Linked by Thom Holwerda on Fri 30th Apr 2010 21:40 UTC, submitted by Helge
Legal Well, this certainly explains a whole lot. Both Apple and Microsoft have stated that the legality of Theora is highly debatable, and as it turns out, they knew more than we do - most likely courtesy of their close involvement with the MPEG-LA. Responding to an email from Free Software Foundation Europe activist Hugo Roy, Steve Jobs has stated that a patent pool is being assembled to go after Theora. Update: Monty Montgomery of Xiph (Ogg and Theora's parent organisation) has responded on Slashdot: "If Jobs's email is genuine, this is a powerful public gaffe ('All video codecs are covered by patents'). He'd be confirming MPEG's assertion in plain language anyone can understand. It would only strengthen the pushback against software patents and add to Apple's increasing PR mess. Macbooks and iPads may be pretty sweet, but creative individuals don't really like to give their business to jackbooted thugs."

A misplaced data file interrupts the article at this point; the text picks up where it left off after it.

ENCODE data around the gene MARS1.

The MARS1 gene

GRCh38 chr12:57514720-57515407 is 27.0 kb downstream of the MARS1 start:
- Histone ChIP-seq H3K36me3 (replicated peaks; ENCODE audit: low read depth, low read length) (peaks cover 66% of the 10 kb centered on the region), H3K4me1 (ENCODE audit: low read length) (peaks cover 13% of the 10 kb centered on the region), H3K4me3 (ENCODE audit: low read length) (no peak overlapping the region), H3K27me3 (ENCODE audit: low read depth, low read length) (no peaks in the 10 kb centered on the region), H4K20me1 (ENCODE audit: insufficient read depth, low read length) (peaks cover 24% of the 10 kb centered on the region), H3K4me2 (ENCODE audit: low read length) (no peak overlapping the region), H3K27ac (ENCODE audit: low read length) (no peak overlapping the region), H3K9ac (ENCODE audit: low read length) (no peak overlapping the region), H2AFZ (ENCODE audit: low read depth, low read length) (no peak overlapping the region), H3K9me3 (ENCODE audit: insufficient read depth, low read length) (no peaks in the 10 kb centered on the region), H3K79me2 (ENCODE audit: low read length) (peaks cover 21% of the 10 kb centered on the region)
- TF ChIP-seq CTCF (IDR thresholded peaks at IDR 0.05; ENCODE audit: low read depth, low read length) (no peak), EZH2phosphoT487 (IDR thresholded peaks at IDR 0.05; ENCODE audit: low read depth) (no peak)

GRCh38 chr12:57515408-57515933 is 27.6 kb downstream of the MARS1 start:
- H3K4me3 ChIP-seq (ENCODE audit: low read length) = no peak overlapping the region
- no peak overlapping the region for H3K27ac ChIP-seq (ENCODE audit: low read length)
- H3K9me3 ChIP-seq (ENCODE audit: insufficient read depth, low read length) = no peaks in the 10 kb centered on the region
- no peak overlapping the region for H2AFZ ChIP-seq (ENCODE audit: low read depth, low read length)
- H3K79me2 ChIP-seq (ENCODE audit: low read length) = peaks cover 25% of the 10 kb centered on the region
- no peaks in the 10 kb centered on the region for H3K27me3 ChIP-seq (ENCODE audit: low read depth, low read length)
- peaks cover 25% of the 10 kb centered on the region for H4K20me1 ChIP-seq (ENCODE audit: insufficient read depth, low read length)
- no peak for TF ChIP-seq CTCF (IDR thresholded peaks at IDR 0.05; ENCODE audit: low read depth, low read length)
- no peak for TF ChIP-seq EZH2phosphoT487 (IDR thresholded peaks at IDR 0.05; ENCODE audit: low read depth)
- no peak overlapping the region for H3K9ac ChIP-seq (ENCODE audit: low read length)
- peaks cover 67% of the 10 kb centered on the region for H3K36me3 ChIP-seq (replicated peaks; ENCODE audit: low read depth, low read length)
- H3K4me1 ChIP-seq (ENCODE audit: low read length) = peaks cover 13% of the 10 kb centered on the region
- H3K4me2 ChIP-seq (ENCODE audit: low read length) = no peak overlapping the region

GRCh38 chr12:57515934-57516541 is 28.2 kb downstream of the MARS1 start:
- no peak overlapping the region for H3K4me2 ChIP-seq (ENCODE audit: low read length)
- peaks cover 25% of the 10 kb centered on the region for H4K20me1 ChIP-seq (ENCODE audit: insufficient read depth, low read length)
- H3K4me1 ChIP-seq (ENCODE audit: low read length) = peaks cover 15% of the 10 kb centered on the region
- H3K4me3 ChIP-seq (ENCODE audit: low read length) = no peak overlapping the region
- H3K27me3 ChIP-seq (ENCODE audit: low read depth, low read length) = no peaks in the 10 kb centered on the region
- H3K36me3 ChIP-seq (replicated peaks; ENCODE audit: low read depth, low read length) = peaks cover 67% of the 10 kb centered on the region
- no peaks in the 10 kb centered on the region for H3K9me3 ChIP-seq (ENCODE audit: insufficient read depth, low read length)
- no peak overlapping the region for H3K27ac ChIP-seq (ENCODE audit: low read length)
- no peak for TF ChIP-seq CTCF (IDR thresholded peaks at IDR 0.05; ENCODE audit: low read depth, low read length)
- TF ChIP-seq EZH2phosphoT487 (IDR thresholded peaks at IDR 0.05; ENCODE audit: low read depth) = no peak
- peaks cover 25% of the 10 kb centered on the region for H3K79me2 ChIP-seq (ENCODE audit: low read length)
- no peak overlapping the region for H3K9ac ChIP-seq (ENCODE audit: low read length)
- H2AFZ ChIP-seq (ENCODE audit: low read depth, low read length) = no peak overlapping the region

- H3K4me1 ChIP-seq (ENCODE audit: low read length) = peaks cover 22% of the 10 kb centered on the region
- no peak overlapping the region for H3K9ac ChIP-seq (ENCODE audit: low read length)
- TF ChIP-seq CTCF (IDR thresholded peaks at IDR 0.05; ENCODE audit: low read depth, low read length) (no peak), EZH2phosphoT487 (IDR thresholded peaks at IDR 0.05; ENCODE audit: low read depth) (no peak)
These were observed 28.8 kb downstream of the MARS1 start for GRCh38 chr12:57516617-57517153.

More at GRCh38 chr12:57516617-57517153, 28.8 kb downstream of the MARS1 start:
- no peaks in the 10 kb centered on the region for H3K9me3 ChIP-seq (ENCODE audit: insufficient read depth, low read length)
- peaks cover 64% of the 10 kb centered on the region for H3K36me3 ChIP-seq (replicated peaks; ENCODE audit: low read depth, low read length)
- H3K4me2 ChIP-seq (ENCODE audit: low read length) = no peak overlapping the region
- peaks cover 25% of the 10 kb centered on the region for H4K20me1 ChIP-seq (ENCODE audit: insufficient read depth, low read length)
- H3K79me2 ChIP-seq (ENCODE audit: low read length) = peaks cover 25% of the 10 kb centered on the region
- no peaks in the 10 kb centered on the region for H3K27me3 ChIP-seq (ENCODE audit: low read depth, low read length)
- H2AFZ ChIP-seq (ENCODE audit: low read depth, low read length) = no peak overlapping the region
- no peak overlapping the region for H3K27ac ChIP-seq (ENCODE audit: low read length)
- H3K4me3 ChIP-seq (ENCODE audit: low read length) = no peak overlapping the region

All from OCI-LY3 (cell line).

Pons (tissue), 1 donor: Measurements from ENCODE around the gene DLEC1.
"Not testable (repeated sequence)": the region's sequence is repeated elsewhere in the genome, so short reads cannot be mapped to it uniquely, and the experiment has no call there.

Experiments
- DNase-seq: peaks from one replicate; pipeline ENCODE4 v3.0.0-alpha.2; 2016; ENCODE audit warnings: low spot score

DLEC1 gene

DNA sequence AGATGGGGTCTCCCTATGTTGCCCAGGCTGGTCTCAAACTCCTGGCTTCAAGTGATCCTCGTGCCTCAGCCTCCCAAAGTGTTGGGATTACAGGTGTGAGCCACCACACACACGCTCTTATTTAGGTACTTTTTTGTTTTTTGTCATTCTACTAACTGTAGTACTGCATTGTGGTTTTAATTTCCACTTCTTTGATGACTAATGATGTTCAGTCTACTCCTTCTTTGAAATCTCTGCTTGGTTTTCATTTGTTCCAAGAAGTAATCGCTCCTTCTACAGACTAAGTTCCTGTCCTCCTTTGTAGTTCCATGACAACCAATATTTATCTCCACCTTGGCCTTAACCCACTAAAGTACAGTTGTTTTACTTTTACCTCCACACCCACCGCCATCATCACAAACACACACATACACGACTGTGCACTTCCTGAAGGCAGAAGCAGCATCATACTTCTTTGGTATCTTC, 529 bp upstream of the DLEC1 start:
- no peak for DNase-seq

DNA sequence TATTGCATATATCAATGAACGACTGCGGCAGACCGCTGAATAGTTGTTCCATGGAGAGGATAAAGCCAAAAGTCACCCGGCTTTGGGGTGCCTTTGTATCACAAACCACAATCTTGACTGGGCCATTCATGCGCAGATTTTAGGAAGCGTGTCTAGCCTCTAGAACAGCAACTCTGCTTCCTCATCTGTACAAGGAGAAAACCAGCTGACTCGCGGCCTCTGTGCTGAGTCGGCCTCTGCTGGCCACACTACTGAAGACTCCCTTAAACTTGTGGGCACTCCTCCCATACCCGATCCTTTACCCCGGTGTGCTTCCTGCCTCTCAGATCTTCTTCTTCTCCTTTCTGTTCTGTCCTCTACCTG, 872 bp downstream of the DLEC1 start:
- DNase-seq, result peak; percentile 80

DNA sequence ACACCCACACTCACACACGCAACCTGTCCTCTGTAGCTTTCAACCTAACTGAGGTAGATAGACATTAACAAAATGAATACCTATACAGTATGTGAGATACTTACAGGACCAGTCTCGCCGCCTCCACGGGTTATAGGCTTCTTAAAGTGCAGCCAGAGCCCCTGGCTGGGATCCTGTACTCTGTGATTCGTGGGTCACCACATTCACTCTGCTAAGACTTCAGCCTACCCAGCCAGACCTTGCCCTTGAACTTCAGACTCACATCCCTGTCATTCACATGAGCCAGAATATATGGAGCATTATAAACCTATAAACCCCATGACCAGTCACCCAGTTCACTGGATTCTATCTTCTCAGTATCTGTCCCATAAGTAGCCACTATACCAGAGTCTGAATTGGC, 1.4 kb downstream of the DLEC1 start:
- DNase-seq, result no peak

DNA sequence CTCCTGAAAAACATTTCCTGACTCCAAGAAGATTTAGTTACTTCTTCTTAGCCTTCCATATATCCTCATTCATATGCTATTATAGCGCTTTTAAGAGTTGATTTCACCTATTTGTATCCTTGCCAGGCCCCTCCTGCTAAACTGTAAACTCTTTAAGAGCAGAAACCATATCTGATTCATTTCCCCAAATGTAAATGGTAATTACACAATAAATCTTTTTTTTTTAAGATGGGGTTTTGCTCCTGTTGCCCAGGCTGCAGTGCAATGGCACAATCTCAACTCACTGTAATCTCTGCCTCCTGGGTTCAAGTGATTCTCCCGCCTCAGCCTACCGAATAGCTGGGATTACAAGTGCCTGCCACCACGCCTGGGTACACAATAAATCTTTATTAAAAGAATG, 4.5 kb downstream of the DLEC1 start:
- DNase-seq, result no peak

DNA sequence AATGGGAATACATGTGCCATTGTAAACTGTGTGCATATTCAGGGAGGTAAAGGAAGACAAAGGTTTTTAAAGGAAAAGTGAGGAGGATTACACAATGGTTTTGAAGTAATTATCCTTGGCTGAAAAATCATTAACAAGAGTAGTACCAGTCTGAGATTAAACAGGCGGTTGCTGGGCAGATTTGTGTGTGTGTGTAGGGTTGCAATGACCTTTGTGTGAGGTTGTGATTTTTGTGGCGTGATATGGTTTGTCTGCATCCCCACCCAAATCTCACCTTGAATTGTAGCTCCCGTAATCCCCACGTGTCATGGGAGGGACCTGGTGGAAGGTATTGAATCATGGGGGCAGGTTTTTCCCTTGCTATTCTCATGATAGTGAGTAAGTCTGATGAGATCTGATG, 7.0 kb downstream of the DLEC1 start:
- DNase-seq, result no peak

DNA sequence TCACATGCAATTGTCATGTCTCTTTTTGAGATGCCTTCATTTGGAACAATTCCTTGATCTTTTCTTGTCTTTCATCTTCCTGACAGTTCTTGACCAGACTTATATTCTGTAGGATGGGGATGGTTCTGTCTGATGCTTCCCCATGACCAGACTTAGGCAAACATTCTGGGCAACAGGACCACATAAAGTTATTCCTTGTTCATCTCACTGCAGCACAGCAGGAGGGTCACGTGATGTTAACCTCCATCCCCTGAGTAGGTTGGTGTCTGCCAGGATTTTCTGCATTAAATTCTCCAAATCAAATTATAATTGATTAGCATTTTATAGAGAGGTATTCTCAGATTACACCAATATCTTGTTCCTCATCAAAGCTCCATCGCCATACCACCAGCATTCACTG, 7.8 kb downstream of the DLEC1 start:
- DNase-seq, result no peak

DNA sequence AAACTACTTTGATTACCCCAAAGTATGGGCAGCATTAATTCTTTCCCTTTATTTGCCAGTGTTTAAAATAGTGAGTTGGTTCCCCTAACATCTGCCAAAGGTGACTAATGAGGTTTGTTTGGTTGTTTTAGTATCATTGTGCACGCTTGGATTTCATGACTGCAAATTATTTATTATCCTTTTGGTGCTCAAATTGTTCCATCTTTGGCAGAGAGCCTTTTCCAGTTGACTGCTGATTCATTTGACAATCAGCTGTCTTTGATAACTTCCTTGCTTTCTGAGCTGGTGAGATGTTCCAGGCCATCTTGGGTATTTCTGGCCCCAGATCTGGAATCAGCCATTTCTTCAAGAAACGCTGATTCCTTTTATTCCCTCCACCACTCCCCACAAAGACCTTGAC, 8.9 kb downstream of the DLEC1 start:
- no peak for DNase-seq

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RE[2]: Possible salvation
by Zifre on Sat 1st May 2010 00:13 UTC in reply to "RE: Possible salvation"
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What you think there are no patents that apply to Dirac?

I'm sure there are patents. I bet that Hello World infringes on patents. I'm just hoping that any patents that Dirac infringes on are obscure/old enough that no one will ever know. The BBC is not aware of any patents on which Dirac infringes.

AFAIK wavelet techniques are patented up the wazoo

I am not aware of this. Do you have evidence? IIRC, wavelet compression was patented a long time ago but the patents have expired.

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